It’s a simple formula: One-party controlled of the Minnesota Legislature + a governor of the opposing party = constitutional amendments on the ballot.
That’s been the case over the last two decades in Minnesota, where gridlock between the legislative and executive branches has prompted lawmakers to take issues directly to voters time and time again — on everything from increasing taxes for arts and conservation to imposing more restrictive voter identification laws.
As lawmakers look to the next election, all the ingredients are in place to see more of the same: Republicans in control the House and Senate have been butting heads all year with DFL Gov. Mark Dayton, and legislators of both parties have already teed up a handful of issues that could be on the ballot as constitutional amendments in 2018.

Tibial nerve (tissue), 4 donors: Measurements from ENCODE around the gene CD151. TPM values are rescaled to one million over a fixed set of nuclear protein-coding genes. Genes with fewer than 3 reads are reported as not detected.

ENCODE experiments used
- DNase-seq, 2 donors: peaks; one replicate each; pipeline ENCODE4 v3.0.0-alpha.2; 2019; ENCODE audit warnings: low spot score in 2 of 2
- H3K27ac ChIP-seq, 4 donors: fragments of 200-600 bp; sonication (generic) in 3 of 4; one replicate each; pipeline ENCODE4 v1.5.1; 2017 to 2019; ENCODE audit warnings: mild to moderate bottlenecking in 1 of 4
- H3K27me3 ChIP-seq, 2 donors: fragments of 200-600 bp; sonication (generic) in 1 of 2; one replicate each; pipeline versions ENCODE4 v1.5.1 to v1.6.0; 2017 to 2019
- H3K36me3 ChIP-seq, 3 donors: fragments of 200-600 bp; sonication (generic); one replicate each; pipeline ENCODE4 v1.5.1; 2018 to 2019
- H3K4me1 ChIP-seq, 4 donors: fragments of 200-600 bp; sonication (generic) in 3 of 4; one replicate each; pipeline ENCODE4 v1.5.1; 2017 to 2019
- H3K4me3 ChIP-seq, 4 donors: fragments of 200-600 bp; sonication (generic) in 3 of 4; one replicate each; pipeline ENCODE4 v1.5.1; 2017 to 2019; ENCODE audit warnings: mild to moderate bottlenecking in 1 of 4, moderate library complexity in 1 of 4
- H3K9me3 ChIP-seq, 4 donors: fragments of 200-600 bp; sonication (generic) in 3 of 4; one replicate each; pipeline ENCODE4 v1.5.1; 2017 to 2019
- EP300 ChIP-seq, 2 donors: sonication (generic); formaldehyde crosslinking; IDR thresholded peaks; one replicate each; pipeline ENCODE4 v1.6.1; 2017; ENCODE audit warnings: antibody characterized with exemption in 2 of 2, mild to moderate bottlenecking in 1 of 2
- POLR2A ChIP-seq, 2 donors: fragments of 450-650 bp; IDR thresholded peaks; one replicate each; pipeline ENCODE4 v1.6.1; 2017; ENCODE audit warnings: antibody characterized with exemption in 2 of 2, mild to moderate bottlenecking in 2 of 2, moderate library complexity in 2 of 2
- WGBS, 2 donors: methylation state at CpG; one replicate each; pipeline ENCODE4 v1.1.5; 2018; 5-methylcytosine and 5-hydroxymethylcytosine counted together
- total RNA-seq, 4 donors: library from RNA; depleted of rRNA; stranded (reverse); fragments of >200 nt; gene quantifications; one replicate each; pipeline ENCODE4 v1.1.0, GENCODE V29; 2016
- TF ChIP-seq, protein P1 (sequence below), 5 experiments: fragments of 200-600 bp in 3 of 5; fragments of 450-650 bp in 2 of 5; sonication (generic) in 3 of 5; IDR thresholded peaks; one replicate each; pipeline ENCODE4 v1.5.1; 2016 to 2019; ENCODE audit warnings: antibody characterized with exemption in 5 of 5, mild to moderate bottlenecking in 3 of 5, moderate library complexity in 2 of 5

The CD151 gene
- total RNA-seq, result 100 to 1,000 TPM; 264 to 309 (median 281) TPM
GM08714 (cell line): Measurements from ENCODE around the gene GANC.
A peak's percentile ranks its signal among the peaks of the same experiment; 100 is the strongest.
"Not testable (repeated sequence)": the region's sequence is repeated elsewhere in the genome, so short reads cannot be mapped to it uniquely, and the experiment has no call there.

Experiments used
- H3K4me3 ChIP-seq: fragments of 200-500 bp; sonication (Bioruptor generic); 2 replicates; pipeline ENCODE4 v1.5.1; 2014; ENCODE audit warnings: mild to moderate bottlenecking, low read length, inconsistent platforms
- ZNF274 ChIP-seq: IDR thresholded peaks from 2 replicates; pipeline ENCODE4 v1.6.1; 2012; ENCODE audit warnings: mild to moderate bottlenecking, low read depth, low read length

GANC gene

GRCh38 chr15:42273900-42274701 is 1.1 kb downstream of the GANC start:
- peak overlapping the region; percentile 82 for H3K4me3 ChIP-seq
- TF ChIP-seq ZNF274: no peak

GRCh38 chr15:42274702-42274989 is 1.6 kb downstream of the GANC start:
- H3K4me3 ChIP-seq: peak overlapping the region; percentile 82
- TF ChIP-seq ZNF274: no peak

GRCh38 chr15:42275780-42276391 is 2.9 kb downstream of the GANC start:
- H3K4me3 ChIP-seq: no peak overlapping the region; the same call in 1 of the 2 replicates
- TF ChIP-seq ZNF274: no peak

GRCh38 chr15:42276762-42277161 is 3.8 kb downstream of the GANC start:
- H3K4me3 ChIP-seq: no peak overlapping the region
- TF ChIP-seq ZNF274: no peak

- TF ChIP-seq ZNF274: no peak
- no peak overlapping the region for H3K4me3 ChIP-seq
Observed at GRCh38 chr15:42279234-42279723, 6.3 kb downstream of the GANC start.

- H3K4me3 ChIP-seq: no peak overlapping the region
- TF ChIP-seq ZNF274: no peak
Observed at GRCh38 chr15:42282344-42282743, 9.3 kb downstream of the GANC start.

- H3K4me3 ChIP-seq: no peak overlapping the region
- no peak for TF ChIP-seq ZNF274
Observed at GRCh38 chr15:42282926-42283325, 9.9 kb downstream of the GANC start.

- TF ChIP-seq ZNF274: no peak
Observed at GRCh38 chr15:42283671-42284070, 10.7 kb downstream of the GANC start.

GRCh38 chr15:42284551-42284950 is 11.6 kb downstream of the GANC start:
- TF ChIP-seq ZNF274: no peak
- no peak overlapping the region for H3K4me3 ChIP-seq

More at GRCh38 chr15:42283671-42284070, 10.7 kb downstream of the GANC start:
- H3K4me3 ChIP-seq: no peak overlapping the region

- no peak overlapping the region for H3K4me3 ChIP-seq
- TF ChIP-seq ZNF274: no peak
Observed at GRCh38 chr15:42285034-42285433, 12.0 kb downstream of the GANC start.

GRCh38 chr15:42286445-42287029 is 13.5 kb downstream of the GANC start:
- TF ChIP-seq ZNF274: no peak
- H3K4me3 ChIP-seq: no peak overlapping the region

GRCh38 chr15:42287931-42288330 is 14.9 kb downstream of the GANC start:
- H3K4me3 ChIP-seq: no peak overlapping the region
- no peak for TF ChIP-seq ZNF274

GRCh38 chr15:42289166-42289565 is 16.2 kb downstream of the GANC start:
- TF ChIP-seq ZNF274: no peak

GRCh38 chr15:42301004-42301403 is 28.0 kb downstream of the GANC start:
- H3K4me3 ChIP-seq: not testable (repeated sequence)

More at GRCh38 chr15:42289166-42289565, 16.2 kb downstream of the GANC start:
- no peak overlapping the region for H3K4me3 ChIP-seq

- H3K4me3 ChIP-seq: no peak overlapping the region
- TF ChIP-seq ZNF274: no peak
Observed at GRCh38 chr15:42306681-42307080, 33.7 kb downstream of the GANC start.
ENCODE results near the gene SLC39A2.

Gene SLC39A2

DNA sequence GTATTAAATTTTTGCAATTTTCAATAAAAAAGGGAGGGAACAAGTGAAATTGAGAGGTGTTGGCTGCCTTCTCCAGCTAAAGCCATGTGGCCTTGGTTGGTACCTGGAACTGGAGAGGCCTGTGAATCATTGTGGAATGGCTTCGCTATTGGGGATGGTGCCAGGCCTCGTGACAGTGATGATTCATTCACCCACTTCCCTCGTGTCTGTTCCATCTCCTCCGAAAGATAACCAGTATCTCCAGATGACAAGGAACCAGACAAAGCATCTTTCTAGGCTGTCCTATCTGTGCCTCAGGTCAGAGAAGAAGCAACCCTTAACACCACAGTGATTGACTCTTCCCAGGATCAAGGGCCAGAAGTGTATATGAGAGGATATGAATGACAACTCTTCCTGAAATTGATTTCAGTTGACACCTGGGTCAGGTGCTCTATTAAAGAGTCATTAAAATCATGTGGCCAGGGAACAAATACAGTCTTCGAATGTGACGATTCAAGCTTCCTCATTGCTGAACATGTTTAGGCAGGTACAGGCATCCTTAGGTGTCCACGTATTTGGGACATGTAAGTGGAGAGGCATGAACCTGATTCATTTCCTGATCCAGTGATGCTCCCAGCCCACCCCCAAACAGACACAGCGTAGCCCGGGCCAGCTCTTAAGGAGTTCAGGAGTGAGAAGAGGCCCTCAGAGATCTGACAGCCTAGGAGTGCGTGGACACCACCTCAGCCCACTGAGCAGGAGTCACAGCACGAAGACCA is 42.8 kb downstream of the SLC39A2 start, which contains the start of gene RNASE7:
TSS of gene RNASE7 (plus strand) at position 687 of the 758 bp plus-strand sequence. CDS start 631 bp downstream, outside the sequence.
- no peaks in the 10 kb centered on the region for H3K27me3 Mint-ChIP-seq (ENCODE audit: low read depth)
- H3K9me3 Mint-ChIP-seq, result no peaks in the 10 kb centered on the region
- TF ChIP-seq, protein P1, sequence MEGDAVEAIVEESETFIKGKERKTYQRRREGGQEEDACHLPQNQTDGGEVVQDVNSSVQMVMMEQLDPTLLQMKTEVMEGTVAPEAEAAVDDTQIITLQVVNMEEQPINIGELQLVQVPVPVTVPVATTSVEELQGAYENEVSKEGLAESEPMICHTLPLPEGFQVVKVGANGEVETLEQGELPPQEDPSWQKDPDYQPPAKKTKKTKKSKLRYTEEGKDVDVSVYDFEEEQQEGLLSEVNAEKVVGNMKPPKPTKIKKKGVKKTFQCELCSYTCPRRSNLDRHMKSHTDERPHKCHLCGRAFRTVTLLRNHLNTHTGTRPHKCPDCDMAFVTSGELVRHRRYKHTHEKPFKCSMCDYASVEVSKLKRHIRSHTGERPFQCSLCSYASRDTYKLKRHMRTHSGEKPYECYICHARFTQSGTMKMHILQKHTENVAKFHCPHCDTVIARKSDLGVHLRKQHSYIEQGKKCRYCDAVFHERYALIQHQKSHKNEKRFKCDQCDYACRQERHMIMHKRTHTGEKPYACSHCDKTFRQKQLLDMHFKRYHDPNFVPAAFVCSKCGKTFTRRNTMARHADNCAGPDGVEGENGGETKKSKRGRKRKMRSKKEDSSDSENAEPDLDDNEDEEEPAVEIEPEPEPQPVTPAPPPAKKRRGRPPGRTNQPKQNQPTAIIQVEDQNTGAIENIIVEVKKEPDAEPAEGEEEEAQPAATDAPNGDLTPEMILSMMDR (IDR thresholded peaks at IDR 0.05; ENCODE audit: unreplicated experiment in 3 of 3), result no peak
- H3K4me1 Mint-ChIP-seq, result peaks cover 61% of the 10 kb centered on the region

“I would say that I’m always open to constitutional amendments,” Republican Senate Majority Leader Paul Gazelka said. “If you look back in state history, we’ve averaged about one or two a year.”
Gazelka said he’s sensing momentum around one possible amendment in particular: To ask voters if they want to dedicate sales taxes collected from motor vehicle repairs and maintenance specifically to pay for road and bridge construction. “What we are trying to figure out is what we want to do, when we accomplished so much this year,” he said. “We did tax relief; we did transportation; we passed a budget. So we are trying to develop where we are going to go next. Constitutional amendments are a part of that.”
From marijuana to data privacy
The use of constitutional amendments is as old as Minnesota itself: In 1858, the Legislature put a measure on the ballot asking voters if they wanted to establish a state government. Since then, more than 200 proposed constitutional amendments have been voted on by the electorate, and more than 120 of them have been adopted.
Those measures have run the gamut, from one that decided the current structure of state government to an amendment establishing how to amend the state’s Constitution. Some of the most pivotal moments in the nation’s history also played out in Minnesota through constitutional amendments, from black suffrage to Prohibition.